The A stands for Adult.

Oh for fuck’s sake. Yet another idiot is complaining that books are hurting “the children.” I don’t know why the Wall Street Journal printed this op-ed as a book review (seriously, what the hell?), but I think that the author’s attitude is about as harmful as they come.

There’s been a huge response on Twitter and on YA authors’ blogs (Stephanie Kuehnert and Courtney Summers to name two who happen to be friends of mine) and the Wall Street Journal, to their credit, posted a response (which seems to be labeled “Hot Topics,” rather than Book Reviews OR Op-Ed).

The blog posts I’ve seen talk about how books helped the authors deal with bullying, abuse, and more; the WSJ response talks about how children are exposed to the world anyway, and parents can open a dialogue with them rather than ineffectively attempting to shield them. Both of these viewpoints are important. There’s one thing that I haven’t seen covered anywhere.

Why has no one addressed the fact that YA readers aren’t children? Sure, a child might read a young adult novel. But the intended audience is teenagers, and I just don’t agree that teenagers are children. Also, I am FUCKING SICK of YA literature being referred to as children’s books. THE A STANDS FOR ADULT. If publishers and reviewers would just stop lumping YA in with children’s books, this wouldn’t be an issue. (Well, I’m sure the whiners of the world would find a way to make it one. But it wouldn’t be THIS issue.)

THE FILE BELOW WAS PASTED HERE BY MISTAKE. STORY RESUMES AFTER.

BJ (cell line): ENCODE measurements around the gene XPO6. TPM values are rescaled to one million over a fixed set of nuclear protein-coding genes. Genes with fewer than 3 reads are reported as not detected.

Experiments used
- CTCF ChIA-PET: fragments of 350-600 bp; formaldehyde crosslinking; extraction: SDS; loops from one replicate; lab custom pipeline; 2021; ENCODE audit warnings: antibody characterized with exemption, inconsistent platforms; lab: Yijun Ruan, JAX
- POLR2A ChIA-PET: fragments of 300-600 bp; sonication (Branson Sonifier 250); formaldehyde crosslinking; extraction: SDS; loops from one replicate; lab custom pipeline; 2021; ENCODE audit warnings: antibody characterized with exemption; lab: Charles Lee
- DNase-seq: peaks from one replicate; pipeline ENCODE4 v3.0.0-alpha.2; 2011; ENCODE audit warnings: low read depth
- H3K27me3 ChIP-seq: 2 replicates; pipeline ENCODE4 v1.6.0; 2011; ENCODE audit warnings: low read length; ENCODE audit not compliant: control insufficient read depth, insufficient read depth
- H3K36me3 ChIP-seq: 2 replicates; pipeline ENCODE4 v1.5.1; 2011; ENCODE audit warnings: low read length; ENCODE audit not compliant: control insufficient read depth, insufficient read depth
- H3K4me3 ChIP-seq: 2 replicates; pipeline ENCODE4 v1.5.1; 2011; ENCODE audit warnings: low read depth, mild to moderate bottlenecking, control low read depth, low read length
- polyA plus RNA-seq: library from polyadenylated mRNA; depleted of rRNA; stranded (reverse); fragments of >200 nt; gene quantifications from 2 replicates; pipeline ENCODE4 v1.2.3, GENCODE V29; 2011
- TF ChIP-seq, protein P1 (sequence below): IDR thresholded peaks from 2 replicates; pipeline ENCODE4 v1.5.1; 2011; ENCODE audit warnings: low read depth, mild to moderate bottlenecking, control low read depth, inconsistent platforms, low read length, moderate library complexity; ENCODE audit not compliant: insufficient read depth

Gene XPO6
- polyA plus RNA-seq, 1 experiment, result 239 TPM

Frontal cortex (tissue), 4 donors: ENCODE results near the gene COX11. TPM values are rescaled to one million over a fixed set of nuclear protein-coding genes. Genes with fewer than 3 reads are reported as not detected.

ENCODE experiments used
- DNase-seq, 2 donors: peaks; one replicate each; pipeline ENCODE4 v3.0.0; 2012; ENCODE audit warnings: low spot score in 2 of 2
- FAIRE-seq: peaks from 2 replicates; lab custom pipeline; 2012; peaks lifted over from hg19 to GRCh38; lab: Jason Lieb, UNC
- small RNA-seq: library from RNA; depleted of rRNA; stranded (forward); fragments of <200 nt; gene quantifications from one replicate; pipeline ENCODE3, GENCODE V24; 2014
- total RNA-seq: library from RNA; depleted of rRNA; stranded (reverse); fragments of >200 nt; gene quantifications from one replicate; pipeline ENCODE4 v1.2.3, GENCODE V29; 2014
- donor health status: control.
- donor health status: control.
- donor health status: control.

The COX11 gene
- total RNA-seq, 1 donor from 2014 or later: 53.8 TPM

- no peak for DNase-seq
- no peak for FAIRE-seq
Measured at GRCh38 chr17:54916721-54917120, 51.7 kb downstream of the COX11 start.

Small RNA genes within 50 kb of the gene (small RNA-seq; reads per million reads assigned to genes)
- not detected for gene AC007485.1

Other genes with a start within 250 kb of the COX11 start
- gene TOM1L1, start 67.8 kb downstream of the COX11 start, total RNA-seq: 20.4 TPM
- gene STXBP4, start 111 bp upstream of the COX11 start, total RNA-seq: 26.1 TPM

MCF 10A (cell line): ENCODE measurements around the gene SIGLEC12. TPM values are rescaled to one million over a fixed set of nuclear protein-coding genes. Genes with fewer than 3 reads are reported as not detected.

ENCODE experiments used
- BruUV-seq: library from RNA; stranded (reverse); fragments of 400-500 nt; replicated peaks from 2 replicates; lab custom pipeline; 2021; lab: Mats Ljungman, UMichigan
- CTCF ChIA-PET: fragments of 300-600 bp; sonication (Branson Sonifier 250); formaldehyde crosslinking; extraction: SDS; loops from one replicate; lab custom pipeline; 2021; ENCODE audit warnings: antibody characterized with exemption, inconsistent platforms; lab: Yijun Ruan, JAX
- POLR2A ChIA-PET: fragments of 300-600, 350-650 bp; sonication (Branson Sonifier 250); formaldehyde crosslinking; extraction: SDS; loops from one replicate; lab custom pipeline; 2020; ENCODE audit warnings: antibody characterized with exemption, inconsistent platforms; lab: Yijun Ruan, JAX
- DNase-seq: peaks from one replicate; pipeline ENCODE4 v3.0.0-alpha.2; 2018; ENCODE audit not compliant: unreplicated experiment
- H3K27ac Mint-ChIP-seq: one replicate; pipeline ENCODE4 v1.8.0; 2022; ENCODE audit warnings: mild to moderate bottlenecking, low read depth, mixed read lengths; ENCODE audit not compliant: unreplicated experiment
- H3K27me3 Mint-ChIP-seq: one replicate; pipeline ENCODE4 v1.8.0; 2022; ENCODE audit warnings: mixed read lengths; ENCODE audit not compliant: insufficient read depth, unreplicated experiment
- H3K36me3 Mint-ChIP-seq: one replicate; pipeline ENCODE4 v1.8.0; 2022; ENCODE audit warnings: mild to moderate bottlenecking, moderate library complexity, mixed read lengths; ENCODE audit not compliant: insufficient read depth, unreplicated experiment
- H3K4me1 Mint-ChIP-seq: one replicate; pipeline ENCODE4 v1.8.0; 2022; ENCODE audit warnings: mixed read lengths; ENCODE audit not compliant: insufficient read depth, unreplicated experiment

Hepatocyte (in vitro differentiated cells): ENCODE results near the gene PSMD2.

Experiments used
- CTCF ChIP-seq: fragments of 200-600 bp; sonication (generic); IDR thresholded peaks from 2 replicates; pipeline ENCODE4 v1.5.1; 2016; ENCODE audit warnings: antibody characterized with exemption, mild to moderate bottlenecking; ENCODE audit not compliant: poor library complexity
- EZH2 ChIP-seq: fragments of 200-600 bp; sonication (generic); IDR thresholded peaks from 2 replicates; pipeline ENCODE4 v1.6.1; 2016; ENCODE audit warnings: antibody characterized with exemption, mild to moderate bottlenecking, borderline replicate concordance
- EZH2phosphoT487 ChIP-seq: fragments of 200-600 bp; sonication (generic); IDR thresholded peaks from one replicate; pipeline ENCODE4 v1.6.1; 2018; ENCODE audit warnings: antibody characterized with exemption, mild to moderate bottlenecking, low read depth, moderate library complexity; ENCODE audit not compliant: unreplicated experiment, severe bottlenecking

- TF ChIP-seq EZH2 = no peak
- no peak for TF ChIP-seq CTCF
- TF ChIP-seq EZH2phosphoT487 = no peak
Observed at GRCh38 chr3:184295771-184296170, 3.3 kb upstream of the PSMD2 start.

8 thoughts on “The A stands for Adult.

  1. Susan

    June 5, 2011 at 12:10pm

    Also, how much did I shudder at the “Books We Can Recommend for Young Men/Women” sidebar? The gender divide, the insinuated stamp of approval, all of it just creeped me out.

  2. Annika

    June 5, 2011 at 1:05pm

    Oh, ew. I didn’t even look at that before. I don’t think it would bother me if the gender divide weren’t there, but ew ew ew.

  3. Jenn

    June 5, 2011 at 1:49pm

    Hmm, ya know I’m going to work this into my Children’s Lit course next month. We talk a whole lot about the myth of the universal innocent childhood, so this would tie in nicely.

  4. Katie S

    June 5, 2011 at 6:01pm

    I personally have ALWAYS taken issue with banned books of any sort; I went to a high school where we read an amazing number of books off the ‘ALA Most Banned Books List’. I turned out just fine.
    These issues that this woman is taking offense at are those that need to be dealt with when you ARE a young adult. Rape, cutting, homosexuality, violence. You can’t send an 18 year old into the world being completely ignorant of other cultures, life choices, or mental illness.
    BEING a young adult is all about pushing boundaries and learning about the global world, not just the insular world you grew up in. Logically the books aimed towards this age group would do the same.

  5. allison

    June 6, 2011 at 10:16am

    I think something that the author fails to recognize: if these issues weren’t relevant and important to teens, they wouldn’t sell. Ask any adult who tried to force a kid to read a book that didn’t “hook” them and see how quickly they can turn off reading altogether. Teens seek out controversial books, it is an important resource for figuring out how the world works. A better stance for a parent to take is to make sure that they read the same books their child reads, and open discussions about the issues that arise.

  6. Jodi

    June 6, 2011 at 9:19pm

    Since my book club will be discussing the YA novel we just read (“The Hunger Games”) this coming weekend, I think I’ll email that piece ahead of time to add to our discussion. When I was a “young adult,” I was devouring Stephen King novels, with my mother’s blessing.

Comments are closed.